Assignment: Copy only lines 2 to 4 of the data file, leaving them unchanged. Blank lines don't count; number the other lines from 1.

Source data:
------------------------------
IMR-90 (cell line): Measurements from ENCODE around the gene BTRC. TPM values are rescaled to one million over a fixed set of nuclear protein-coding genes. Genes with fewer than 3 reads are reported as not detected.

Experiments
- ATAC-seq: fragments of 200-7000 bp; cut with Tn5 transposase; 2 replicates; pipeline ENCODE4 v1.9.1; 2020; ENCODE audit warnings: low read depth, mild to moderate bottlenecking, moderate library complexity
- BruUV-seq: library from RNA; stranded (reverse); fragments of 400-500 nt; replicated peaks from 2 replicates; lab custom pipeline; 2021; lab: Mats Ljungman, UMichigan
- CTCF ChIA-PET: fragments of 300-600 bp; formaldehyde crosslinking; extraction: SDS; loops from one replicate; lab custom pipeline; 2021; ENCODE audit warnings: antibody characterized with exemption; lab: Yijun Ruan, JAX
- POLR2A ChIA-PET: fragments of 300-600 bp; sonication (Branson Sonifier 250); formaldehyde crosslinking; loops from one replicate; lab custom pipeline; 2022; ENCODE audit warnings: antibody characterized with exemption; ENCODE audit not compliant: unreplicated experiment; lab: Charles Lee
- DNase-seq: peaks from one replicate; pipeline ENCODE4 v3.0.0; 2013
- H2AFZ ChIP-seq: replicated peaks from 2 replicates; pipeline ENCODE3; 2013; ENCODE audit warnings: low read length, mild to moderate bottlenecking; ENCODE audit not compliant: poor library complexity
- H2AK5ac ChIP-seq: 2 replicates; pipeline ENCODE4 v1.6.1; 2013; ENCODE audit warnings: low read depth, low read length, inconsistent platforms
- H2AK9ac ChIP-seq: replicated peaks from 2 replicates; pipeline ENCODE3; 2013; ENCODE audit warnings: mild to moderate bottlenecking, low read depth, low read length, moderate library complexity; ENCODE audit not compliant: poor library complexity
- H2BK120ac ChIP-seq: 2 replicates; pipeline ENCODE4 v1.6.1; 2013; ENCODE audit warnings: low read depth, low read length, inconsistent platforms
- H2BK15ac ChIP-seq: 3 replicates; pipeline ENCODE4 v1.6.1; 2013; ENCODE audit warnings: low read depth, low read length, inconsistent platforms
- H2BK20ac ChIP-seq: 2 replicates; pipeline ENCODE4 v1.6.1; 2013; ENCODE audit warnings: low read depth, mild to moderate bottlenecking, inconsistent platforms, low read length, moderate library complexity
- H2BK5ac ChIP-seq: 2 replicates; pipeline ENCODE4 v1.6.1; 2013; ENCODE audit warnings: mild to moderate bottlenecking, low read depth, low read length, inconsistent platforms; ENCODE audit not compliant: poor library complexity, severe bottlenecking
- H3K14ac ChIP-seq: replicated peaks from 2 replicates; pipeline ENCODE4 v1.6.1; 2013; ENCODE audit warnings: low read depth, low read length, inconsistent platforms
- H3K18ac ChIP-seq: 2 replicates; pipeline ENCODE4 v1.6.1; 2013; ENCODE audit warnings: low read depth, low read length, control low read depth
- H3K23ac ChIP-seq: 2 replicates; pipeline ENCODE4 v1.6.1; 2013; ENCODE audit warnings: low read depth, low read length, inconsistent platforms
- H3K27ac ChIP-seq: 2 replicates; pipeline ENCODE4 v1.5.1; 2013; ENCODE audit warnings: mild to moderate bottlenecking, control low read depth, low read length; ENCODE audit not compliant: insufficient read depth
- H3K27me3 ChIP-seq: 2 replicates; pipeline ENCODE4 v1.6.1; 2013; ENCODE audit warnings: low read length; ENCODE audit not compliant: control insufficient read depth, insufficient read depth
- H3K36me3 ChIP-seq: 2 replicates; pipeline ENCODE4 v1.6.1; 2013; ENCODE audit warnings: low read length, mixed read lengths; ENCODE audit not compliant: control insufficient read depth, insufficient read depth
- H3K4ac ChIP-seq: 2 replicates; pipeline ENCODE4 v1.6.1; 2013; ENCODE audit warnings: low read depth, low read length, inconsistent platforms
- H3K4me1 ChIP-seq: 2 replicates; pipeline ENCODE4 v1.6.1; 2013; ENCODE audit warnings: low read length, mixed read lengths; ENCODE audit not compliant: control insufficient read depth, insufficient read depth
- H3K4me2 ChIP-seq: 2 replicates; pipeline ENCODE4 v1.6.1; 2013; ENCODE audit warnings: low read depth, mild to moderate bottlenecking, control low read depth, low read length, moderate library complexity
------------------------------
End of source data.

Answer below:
Experiments
- ATAC-seq: fragments of 200-7000 bp; cut with Tn5 transposase; 2 replicates; pipeline ENCODE4 v1.9.1; 2020; ENCODE audit warnings: low read depth, mild to moderate bottlenecking, moderate library complexity
- BruUV-seq: library from RNA; stranded (reverse); fragments of 400-500 nt; replicated peaks from 2 replicates; lab custom pipeline; 2021; lab: Mats Ljungman, UMichigan